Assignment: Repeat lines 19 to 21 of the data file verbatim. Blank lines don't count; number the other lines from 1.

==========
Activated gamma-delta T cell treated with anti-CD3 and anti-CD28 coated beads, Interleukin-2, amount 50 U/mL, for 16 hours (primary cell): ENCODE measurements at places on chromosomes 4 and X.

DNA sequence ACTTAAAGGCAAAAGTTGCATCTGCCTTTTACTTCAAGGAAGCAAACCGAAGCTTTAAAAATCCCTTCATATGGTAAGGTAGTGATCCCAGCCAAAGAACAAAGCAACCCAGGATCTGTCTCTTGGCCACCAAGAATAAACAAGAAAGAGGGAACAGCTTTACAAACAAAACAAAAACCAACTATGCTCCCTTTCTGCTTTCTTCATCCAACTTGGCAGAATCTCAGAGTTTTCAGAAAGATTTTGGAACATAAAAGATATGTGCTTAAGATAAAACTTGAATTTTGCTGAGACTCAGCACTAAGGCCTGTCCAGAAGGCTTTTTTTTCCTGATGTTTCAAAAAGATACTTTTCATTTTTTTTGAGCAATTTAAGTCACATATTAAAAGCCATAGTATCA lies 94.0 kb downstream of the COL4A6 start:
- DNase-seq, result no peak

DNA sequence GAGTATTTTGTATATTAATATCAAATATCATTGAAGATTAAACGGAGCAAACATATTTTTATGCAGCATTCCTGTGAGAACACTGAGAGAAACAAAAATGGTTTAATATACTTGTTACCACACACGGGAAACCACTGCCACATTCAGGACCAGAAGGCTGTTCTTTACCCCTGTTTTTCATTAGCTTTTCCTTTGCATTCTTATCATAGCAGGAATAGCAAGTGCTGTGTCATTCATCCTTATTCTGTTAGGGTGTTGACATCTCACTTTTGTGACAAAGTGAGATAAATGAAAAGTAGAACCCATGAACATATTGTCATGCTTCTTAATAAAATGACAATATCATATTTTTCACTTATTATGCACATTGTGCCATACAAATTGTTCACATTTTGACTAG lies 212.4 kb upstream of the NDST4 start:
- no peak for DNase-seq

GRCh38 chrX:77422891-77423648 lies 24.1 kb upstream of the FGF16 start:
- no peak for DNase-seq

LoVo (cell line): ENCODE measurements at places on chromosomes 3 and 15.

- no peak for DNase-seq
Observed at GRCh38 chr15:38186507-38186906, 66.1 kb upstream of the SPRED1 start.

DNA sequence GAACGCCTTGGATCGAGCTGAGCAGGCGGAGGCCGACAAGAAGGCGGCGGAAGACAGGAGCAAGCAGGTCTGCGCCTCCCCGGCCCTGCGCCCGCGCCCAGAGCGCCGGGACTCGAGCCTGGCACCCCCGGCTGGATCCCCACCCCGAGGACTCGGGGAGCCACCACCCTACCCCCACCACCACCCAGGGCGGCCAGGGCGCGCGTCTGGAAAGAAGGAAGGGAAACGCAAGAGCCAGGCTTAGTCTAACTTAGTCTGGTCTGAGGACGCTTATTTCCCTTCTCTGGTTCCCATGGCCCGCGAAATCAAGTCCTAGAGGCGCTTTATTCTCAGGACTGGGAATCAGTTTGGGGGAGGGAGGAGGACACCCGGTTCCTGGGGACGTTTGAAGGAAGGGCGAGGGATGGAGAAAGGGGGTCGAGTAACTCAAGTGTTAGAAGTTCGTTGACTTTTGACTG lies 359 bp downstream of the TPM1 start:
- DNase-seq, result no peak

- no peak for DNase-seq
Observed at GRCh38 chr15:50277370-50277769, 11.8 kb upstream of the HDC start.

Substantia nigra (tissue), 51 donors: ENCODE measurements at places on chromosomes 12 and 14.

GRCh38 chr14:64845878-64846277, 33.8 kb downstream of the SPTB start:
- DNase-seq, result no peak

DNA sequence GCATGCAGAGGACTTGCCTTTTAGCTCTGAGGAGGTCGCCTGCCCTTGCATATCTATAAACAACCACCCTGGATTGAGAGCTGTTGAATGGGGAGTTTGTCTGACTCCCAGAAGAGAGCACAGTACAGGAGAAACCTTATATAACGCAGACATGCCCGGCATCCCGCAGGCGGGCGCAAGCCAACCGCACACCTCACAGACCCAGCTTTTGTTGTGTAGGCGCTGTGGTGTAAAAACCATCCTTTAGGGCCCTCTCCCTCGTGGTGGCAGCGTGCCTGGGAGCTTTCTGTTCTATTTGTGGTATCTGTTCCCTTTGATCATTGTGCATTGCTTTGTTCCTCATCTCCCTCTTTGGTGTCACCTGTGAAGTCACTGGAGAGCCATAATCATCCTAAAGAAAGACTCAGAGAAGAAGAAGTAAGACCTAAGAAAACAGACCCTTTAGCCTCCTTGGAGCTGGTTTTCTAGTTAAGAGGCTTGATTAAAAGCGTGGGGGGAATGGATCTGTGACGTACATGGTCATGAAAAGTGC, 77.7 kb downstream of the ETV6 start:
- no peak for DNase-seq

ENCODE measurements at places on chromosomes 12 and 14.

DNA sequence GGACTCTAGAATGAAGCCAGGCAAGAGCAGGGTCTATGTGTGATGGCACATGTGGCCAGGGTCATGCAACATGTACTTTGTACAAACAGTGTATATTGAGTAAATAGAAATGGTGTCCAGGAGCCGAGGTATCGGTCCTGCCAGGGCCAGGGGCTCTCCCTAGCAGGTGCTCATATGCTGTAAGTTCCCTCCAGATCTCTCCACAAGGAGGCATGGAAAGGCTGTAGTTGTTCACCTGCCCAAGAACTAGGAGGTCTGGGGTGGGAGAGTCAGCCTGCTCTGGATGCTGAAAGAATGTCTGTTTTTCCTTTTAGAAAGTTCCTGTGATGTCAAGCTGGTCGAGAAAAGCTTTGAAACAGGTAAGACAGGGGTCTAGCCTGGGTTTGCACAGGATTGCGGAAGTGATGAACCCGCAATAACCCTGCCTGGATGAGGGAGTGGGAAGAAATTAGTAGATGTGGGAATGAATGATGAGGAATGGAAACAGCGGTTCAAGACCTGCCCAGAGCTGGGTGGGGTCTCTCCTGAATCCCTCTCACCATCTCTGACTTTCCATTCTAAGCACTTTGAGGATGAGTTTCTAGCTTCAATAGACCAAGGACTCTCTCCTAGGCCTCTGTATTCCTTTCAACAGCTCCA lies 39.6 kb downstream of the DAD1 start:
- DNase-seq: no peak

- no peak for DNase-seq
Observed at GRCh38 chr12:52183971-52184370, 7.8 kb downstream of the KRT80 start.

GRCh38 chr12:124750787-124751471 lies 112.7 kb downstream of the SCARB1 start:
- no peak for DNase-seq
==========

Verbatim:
- no peak for DNase-seq

ENCODE measurements at places on chromosomes 12 and 14.

DNA sequence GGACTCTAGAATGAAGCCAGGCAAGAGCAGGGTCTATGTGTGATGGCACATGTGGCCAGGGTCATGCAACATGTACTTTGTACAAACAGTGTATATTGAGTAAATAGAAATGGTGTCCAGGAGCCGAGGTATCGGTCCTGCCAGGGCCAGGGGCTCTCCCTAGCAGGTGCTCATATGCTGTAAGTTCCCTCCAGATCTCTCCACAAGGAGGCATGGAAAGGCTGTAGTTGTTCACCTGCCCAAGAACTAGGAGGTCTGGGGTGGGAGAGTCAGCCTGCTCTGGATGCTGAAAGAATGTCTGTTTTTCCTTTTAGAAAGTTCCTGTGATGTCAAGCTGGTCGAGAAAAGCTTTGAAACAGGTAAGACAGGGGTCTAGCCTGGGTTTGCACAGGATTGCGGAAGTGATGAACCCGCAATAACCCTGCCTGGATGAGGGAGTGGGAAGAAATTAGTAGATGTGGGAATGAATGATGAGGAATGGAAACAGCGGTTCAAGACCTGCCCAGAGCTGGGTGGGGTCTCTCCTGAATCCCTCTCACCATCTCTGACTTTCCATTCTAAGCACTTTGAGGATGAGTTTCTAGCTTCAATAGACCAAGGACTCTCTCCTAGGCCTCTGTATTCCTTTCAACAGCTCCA lies 39.6 kb downstream of the DAD1 start: